SGA travels to Springfield, meets Gov. Quinn

By Lauren Kelly

As a part of Student Lobby Day on April 21, presented by the Federation of Independent Colleges and Universities, four Student Government Association (SGA) senators from Columbia visited the state capital to speak with representatives.

Attending the event were SGA President Jessica Valerio, Vice President of Communications John Trierweiler, Journalism Senator Sarah Luckett and Film & Video Senator Michael Lencioni, along with Director of Student Engagement and Leadership Aldo Guzman. The group had the opportunity to meet with various senators and representatives on the trip, as well as Gov. Pat Quinn, to discuss and lobby for issues of college affordability.

“It’s a great opportunity for students to come and ask their senators and seek their support,” Valerio said. “We were very pleased with the meetings we had. They really seemed to listen to us and take our ideas to heart.”

In addition to meeting the governor, the group spoke with House Majority Leader Barbara Flynn Currie, Sen. Kwame Raoul and Rep. Tim Schmitz.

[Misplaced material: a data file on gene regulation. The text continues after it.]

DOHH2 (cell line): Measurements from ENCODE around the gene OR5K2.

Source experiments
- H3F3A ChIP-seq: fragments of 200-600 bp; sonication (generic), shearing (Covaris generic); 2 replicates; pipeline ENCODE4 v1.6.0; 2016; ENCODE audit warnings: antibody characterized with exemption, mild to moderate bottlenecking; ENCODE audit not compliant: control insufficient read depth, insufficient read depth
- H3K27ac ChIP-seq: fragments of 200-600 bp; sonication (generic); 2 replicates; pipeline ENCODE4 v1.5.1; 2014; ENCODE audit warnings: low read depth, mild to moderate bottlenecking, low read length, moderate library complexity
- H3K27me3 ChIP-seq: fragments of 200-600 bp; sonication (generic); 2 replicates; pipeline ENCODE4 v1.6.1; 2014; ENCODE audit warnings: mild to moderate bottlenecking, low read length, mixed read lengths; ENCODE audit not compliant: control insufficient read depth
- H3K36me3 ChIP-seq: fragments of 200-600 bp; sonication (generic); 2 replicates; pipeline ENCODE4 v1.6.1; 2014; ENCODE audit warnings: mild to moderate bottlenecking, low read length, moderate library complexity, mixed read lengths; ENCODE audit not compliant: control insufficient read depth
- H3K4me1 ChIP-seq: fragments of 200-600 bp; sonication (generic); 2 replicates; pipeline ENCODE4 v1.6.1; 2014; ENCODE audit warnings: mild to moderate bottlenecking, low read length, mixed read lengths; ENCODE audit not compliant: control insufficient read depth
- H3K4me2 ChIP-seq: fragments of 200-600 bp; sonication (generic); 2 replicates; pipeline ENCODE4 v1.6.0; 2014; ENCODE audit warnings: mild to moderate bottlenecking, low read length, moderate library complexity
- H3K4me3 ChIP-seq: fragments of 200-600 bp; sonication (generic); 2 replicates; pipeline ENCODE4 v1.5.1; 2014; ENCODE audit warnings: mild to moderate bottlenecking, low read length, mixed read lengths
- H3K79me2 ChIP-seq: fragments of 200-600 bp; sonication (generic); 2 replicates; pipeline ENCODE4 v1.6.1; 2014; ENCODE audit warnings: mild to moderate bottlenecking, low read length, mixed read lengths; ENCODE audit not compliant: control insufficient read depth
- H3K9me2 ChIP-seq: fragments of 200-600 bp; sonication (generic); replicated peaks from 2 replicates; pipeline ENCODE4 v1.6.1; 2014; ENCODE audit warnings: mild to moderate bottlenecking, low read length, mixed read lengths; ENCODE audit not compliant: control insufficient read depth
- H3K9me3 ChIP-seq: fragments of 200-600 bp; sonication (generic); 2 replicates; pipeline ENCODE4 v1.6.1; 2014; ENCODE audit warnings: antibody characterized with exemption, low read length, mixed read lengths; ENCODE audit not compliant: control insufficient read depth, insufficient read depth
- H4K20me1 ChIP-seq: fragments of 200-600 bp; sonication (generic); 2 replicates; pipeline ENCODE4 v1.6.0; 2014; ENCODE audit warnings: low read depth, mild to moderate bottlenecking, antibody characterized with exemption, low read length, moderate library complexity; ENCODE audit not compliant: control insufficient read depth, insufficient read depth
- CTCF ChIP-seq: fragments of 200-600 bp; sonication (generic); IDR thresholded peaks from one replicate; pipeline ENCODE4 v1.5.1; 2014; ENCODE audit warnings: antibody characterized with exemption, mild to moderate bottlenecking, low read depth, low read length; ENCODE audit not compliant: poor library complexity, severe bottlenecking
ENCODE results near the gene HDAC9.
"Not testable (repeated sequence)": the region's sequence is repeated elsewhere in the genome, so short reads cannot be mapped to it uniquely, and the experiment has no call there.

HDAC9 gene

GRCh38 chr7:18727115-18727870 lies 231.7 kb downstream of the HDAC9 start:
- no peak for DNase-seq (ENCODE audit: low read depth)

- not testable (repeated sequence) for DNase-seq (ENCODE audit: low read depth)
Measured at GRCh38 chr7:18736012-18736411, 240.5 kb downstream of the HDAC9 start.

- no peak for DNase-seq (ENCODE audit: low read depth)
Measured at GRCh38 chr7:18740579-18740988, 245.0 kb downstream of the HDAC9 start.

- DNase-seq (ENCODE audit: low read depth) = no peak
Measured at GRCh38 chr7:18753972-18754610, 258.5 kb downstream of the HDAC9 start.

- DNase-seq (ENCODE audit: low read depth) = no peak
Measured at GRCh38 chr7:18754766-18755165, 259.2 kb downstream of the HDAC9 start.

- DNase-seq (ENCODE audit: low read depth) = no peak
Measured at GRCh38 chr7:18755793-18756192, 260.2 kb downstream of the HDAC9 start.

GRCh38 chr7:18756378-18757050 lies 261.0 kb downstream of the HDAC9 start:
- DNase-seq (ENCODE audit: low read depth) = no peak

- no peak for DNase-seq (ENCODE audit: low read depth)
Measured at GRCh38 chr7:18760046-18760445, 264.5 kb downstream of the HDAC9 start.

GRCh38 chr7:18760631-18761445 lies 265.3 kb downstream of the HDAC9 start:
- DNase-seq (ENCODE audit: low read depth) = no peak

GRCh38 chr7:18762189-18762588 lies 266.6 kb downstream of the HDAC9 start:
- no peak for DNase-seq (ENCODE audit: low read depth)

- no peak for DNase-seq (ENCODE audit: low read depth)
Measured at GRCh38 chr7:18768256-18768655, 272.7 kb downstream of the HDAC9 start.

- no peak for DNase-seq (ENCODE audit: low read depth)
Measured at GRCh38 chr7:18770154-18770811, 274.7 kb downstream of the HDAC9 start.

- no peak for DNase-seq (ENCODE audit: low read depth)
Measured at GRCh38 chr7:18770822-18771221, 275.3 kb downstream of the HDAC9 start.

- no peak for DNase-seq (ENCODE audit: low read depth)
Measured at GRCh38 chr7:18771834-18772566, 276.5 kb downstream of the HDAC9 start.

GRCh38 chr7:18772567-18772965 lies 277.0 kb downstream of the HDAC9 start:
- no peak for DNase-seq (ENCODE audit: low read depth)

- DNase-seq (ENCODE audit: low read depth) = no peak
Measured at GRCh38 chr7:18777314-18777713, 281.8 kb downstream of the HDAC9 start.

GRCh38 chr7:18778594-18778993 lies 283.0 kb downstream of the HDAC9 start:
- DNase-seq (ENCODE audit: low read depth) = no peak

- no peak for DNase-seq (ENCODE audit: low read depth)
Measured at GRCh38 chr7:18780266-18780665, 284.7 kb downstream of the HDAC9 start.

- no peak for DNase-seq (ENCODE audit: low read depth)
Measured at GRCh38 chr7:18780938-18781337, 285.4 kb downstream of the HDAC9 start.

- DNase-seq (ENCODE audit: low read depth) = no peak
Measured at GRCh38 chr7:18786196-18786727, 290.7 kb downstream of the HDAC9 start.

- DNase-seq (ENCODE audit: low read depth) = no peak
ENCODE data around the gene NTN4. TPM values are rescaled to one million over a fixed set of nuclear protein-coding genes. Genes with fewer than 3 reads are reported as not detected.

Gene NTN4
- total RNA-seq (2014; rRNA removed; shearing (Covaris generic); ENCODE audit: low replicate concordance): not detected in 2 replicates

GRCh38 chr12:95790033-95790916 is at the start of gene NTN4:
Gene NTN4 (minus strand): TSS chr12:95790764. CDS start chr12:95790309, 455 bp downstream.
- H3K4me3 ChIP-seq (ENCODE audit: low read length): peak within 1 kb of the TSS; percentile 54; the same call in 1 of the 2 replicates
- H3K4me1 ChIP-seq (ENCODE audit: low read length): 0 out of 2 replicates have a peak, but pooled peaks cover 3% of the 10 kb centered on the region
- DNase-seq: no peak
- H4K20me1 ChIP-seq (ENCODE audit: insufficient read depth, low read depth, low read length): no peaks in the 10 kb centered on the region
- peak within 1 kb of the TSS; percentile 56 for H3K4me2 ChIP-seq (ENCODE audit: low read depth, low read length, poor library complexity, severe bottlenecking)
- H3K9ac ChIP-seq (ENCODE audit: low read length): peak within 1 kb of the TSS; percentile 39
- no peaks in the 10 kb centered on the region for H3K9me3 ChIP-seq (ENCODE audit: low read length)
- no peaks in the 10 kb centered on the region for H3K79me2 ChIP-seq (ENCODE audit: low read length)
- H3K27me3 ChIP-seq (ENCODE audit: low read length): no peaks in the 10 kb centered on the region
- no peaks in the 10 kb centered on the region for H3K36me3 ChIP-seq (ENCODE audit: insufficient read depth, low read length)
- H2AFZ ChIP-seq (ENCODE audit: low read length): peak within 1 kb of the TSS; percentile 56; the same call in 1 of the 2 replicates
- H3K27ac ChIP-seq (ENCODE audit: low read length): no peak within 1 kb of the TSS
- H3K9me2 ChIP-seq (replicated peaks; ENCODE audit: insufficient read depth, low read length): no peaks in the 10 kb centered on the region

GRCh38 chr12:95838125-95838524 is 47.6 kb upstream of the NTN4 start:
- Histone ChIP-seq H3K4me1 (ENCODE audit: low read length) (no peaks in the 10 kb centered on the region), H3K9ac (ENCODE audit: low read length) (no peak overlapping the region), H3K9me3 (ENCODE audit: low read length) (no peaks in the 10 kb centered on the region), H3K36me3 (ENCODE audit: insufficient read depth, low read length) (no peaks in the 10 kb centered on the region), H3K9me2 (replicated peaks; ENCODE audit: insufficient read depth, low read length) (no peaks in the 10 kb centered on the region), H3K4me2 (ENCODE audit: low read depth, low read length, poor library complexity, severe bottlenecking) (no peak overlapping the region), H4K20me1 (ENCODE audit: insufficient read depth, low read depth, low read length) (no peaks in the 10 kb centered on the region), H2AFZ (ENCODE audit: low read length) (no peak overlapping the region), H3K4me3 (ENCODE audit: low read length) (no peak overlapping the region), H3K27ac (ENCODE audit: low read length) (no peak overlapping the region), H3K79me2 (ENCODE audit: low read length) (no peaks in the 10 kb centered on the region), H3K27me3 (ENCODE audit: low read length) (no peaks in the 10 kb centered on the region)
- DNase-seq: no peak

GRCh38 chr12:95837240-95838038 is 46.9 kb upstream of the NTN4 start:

Guzman said the issues students focused on and lobbied for included transparency in textbook costs, additional funding for MAP grants and discounted fares for students on Metra rail lines.

“We ask that publishing companies disclose information on different editions [of textbooks], and differences between the editions, and disclose it in a timely manner so it would give our college an opportunity to get the best prices and the best information about books,” Valerio said.

The representatives suggested that SGA members petition to Metra directly instead of introducing legislation, which could take a long time to get through the system.

“We tried that last year and Metra wasn’t as cooperative as we thought they were,” Valerio said. “Hopefully, given the economic crisis and [that] their income has skyrocketed this year, maybe they’ll be more apt to work with us.”

Trierweiler said Currie was very supportive of the measures the group proposed and that they were “preaching to the choir.” Currie told them she would back any legislation that came through her office.

In an unscheduled meeting, the students met with Gov. Quinn in his office for about five minutes and gave him a prepared packet of statements and ideas about student affordability issues.

“I think he spent more time with us than his schedule actually allowed him to,” Valerio said. “It was fun. I got to sit in the governor’s chair. I felt very important.”

“[Quinn] was great,” Trierweiler said. “He was very pleased and happy to see us. He was excited that we had come all the way from Chicago and was excited that we were Columbia students.”

Quinn had heard of Columbia and knew its reputation in the media and communication arts.

“The governor himself said that his office was trying to get more toward the digital age and that any of our student innovators that could help should get in contact with his office,” Valerio said. “So we may take him up on that offer.”